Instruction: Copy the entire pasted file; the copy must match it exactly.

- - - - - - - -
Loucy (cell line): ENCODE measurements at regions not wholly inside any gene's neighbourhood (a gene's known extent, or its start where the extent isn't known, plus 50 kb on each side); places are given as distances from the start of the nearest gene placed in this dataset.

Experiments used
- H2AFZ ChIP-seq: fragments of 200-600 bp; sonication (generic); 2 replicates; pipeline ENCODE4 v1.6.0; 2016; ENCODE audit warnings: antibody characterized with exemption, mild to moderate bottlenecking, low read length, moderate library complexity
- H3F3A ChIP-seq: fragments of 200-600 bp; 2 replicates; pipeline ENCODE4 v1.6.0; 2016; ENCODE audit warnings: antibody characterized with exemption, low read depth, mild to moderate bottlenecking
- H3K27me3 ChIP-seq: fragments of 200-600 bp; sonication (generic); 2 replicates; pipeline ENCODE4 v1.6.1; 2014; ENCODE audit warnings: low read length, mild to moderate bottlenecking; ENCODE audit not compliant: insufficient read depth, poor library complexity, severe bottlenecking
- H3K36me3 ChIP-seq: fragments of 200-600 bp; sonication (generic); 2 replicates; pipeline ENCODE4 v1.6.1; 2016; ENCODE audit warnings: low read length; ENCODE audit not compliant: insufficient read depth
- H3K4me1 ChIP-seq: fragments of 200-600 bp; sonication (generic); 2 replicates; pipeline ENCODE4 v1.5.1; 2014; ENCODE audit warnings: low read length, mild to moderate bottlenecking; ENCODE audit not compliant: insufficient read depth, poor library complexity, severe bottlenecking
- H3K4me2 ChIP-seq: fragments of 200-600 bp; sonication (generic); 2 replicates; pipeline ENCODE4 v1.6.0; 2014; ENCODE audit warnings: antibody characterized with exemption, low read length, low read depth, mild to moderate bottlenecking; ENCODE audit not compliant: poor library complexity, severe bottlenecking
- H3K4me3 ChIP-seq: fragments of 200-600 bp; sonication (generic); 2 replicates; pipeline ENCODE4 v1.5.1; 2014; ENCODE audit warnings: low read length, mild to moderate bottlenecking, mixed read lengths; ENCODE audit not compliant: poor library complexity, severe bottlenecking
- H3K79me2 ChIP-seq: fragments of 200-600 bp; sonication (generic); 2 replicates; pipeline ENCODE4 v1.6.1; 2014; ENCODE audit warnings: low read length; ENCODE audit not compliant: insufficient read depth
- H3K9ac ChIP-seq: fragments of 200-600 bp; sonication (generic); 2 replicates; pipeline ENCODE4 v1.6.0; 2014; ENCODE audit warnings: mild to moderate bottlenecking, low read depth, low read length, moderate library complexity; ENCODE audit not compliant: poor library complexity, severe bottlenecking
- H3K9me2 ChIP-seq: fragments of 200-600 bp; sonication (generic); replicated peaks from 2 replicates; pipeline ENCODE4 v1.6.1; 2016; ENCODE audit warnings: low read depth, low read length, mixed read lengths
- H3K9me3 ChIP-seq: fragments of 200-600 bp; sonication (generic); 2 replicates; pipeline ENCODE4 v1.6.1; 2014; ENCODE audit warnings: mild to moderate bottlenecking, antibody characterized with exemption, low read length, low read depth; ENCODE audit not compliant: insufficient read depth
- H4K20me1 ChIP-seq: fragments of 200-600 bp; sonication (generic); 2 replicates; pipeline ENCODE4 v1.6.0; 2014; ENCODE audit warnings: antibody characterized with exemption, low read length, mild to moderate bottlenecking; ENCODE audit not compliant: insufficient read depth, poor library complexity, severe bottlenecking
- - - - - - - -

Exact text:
Loucy (cell line): ENCODE measurements at regions not wholly inside any gene's neighbourhood (a gene's known extent, or its start where the extent isn't known, plus 50 kb on each side); places are given as distances from the start of the nearest gene placed in this dataset.

Experiments used
- H2AFZ ChIP-seq: fragments of 200-600 bp; sonication (generic); 2 replicates; pipeline ENCODE4 v1.6.0; 2016; ENCODE audit warnings: antibody characterized with exemption, mild to moderate bottlenecking, low read length, moderate library complexity
- H3F3A ChIP-seq: fragments of 200-600 bp; 2 replicates; pipeline ENCODE4 v1.6.0; 2016; ENCODE audit warnings: antibody characterized with exemption, low read depth, mild to moderate bottlenecking
- H3K27me3 ChIP-seq: fragments of 200-600 bp; sonication (generic); 2 replicates; pipeline ENCODE4 v1.6.1; 2014; ENCODE audit warnings: low read length, mild to moderate bottlenecking; ENCODE audit not compliant: insufficient read depth, poor library complexity, severe bottlenecking
- H3K36me3 ChIP-seq: fragments of 200-600 bp; sonication (generic); 2 replicates; pipeline ENCODE4 v1.6.1; 2016; ENCODE audit warnings: low read length; ENCODE audit not compliant: insufficient read depth
- H3K4me1 ChIP-seq: fragments of 200-600 bp; sonication (generic); 2 replicates; pipeline ENCODE4 v1.5.1; 2014; ENCODE audit warnings: low read length, mild to moderate bottlenecking; ENCODE audit not compliant: insufficient read depth, poor library complexity, severe bottlenecking
- H3K4me2 ChIP-seq: fragments of 200-600 bp; sonication (generic); 2 replicates; pipeline ENCODE4 v1.6.0; 2014; ENCODE audit warnings: antibody characterized with exemption, low read length, low read depth, mild to moderate bottlenecking; ENCODE audit not compliant: poor library complexity, severe bottlenecking
- H3K4me3 ChIP-seq: fragments of 200-600 bp; sonication (generic); 2 replicates; pipeline ENCODE4 v1.5.1; 2014; ENCODE audit warnings: low read length, mild to moderate bottlenecking, mixed read lengths; ENCODE audit not compliant: poor library complexity, severe bottlenecking
- H3K79me2 ChIP-seq: fragments of 200-600 bp; sonication (generic); 2 replicates; pipeline ENCODE4 v1.6.1; 2014; ENCODE audit warnings: low read length; ENCODE audit not compliant: insufficient read depth
- H3K9ac ChIP-seq: fragments of 200-600 bp; sonication (generic); 2 replicates; pipeline ENCODE4 v1.6.0; 2014; ENCODE audit warnings: mild to moderate bottlenecking, low read depth, low read length, moderate library complexity; ENCODE audit not compliant: poor library complexity, severe bottlenecking
- H3K9me2 ChIP-seq: fragments of 200-600 bp; sonication (generic); replicated peaks from 2 replicates; pipeline ENCODE4 v1.6.1; 2016; ENCODE audit warnings: low read depth, low read length, mixed read lengths
- H3K9me3 ChIP-seq: fragments of 200-600 bp; sonication (generic); 2 replicates; pipeline ENCODE4 v1.6.1; 2014; ENCODE audit warnings: mild to moderate bottlenecking, antibody characterized with exemption, low read length, low read depth; ENCODE audit not compliant: insufficient read depth
- H4K20me1 ChIP-seq: fragments of 200-600 bp; sonication (generic); 2 replicates; pipeline ENCODE4 v1.6.0; 2014; ENCODE audit warnings: antibody characterized with exemption, low read length, mild to moderate bottlenecking; ENCODE audit not compliant: insufficient read depth, poor library complexity, severe bottlenecking